Biz Tips: Why Invest In Employee Experience? 6 (Proven) Reasons

Biz Tips: Why Invest In Employee Experience? 6 (Proven) Reasons

Biz Tip:

Why Invest In Employee Experience? 6 (Proven) Reasons

Employee and workforce experience (EX for short) matters just as much as customer experience (CX). Unsurprisingly, the two are inextricably linked: Good EX consistently leads to good CX and vice versa.

The fact is, employee experience is too important to overlook. That’s as clear to us as it is to most business leaders. But in a world of finite resources and competing priorities, the employee experience is often passed over.

Deloitte notes that 80% of executives rate EX as important for their company. Good, right? Unfortunately, only 20% feel that their EX actually is excellent.

That shouldn’t happen — because improving EX has significant, measurable value to any organization. But don’t just take my word for it. Research points to six of the many reasons you should prioritize employee experience improvement in your business.

1. Less Employee Turnover

Great employee experience empowers your people and gives them a satisfying workplace. So it’s no surprise that employees stay at EX-leading firms and bring other good employees with them.

Case in point: IBM found that while only 21% of employees would leave a company with great EX, nearly half intend to leave companies with lackluster EX.

Similarly, the American Psychological Association reports that very few employees would leave an organization if they felt that the leadership was fully invested in their experience, and 89% would recommend their workplace to others.

According to author Jacob Morgan in The Employee Experience Advantage, EX leaders have 40% less employee turnover than their competitors.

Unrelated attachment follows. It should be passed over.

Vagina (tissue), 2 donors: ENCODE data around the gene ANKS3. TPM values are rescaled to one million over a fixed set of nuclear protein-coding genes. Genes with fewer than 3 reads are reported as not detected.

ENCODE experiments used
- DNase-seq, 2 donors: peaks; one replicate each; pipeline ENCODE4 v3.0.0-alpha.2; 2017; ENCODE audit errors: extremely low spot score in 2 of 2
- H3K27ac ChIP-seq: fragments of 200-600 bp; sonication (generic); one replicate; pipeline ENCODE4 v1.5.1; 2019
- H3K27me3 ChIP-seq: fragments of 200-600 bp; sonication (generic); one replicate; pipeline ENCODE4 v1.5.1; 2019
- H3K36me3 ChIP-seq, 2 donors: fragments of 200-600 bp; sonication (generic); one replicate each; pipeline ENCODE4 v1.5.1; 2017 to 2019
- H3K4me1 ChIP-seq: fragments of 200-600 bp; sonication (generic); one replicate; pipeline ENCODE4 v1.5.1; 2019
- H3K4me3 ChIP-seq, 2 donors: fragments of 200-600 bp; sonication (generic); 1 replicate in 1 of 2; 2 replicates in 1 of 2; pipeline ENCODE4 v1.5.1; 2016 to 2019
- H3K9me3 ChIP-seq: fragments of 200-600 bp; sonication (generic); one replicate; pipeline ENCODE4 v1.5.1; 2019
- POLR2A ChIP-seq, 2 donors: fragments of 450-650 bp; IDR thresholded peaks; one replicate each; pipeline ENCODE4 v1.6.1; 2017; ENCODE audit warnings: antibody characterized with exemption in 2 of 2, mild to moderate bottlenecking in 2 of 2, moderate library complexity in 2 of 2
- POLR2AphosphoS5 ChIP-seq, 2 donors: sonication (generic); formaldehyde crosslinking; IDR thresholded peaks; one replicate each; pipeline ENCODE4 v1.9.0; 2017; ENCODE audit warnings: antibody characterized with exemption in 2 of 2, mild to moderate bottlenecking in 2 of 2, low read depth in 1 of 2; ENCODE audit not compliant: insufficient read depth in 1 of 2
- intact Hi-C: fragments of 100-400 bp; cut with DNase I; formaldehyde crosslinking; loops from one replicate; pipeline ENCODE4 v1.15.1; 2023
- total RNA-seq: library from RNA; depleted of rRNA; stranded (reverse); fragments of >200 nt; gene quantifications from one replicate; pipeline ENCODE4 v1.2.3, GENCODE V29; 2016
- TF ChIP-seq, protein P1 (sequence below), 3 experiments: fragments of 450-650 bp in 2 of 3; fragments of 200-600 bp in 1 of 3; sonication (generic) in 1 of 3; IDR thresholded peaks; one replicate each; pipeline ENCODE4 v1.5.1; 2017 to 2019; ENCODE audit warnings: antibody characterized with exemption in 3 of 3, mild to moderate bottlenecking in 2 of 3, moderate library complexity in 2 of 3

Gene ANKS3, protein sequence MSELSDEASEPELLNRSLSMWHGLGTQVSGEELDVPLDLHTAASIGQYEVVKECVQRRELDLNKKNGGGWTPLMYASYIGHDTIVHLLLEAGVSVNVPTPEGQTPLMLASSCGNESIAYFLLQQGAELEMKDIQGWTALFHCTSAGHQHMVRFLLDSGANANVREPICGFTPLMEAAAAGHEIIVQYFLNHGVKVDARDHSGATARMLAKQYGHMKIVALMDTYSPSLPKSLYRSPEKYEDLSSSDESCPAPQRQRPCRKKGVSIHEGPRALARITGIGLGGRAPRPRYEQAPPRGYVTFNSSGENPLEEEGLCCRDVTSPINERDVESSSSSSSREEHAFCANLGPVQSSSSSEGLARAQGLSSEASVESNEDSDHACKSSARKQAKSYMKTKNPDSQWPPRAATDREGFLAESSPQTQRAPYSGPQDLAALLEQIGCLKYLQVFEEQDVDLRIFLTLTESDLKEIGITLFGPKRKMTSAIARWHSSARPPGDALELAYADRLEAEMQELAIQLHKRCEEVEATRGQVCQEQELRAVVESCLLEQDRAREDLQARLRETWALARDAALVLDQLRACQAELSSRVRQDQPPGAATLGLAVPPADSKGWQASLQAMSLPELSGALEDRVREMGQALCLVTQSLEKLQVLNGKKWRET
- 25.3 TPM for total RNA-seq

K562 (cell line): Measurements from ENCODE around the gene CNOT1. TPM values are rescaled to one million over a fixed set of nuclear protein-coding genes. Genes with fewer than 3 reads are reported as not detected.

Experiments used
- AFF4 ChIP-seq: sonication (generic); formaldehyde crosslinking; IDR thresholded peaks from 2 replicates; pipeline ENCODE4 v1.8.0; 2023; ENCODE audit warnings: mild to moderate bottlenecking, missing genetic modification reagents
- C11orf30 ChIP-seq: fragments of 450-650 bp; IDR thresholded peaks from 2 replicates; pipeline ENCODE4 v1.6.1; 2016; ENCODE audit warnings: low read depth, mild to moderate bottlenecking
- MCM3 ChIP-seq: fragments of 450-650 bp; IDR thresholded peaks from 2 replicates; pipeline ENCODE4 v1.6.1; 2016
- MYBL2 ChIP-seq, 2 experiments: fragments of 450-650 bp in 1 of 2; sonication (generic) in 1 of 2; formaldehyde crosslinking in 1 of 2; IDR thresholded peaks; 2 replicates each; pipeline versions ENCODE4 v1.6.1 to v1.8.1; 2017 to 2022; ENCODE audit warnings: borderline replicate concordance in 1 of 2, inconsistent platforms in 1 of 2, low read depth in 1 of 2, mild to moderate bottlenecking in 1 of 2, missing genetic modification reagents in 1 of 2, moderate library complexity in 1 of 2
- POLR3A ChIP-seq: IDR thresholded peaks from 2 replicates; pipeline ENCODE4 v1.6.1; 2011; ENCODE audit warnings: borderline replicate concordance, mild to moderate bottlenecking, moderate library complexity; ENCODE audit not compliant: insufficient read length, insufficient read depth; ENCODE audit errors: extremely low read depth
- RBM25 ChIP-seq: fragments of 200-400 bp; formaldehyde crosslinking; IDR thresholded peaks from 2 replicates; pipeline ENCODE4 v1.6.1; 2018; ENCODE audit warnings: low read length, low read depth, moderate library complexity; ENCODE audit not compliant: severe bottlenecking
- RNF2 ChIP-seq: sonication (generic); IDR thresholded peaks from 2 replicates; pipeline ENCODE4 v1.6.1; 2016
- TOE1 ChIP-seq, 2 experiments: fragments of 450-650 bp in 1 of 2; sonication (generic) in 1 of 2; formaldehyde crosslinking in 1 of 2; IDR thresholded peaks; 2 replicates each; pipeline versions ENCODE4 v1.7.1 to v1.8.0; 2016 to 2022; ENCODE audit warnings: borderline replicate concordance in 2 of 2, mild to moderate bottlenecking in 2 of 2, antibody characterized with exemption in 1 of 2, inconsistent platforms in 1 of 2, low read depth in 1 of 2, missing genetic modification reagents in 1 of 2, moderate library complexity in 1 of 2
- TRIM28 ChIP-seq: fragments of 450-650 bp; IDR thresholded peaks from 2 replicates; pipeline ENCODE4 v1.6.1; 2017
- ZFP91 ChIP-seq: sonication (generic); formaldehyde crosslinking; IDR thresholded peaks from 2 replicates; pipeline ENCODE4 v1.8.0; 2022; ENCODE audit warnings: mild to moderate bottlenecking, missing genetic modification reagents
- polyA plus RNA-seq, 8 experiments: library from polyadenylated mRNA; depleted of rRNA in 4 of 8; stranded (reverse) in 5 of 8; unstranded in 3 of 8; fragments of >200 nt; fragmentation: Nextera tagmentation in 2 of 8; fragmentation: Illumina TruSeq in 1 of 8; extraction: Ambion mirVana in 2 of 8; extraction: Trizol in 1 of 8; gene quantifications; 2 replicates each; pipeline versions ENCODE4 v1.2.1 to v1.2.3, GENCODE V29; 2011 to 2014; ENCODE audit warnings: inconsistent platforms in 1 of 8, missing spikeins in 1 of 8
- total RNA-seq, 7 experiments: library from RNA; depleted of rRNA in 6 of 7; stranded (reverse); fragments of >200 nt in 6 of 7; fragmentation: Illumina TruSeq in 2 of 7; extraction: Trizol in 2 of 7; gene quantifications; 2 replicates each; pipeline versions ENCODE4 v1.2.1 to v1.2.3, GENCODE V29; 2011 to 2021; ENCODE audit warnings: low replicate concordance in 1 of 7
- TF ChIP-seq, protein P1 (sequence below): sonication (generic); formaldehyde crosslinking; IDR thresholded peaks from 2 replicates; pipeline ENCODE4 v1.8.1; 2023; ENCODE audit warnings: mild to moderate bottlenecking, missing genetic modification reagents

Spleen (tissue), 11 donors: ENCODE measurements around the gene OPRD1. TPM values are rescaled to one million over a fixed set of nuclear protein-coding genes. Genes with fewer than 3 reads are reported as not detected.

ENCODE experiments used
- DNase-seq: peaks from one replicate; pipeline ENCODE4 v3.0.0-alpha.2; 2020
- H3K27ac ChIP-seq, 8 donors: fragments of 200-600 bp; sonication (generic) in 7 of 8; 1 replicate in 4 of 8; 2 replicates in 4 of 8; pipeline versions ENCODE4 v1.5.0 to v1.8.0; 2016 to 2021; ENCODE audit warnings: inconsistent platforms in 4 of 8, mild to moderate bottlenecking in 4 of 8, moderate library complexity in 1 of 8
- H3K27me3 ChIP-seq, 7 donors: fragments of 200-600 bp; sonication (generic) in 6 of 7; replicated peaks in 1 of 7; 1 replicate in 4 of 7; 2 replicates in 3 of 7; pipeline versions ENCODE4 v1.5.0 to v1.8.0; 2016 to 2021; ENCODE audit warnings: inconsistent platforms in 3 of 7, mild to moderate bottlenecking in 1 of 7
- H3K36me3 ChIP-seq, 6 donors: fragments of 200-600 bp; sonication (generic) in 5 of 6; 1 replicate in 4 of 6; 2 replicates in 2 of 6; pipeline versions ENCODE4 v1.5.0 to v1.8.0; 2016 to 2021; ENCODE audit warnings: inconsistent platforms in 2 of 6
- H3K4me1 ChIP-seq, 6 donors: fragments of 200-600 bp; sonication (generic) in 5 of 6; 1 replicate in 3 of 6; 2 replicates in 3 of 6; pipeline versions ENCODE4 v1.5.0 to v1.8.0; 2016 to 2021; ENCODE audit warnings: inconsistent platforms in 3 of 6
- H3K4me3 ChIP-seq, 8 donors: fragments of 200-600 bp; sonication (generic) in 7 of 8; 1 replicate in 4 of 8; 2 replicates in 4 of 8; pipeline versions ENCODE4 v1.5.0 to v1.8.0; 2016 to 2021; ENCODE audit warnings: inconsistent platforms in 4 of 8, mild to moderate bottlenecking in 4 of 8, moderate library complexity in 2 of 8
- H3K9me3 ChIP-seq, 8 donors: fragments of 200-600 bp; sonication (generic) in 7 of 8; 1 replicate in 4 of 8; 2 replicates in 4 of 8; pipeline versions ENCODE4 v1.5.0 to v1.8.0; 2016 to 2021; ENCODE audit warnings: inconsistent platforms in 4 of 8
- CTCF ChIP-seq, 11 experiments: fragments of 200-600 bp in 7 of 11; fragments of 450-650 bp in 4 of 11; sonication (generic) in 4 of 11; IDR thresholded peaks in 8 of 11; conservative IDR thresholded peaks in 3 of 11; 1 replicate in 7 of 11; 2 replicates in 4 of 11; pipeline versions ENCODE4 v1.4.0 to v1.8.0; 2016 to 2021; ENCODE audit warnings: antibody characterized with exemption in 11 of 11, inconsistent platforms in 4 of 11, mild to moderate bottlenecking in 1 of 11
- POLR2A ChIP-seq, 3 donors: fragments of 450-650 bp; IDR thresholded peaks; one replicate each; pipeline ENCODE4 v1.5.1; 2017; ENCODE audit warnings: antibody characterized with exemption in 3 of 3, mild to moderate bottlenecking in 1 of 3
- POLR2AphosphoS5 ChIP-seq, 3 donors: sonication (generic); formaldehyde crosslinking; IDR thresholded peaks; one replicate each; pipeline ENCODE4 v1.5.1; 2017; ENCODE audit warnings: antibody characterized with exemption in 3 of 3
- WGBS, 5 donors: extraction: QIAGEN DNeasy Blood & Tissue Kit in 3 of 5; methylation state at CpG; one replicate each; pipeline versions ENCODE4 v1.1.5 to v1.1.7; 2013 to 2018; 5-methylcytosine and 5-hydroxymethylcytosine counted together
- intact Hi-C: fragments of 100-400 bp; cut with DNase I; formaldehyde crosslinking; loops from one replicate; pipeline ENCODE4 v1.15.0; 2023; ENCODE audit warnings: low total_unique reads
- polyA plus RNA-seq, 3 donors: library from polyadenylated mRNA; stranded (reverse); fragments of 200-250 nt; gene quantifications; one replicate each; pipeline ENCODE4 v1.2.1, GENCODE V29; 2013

2. Better Employee Work Performance

Another common outcome of excellent EX? Happy, productive employees. It’s simple, really: Employees who know they’re valued work harder, even without managerial supervision.

According to one study by the Social Market Foundation, happy employees are 20% more productive than negative ones.

In Harvard Business Review, Morgan had more to add to the argument: All else being equal, EX leaders are 25% smaller than EX laggards, suggesting that employees of EX leaders are far more productive.

Here’s why: IBM found that EX leaders’ staff put out 95% effort when left to their own devices, while EX laggards’ workers put out just 55%. Salesforce agrees, noting that employees who feel their voice is heard (a hallmark of good EX) are 4.6 times more likely to “give it their all” at work.

3. Greater Revenue And More Profits

EX leaders enjoy a lot of benefits, but most importantly, they have growing top-and-bottom lines and better operating margins, consistently outperforming peers with lackluster employee experience.

For one thing, Gallup reports that disengaged employees can cost companies between $450 and $550 billion dollars a year. Put another way, the happier your employees, the lower your operating costs.

And as important as better margins are, topline growth and better ROI on investments are key targets as well.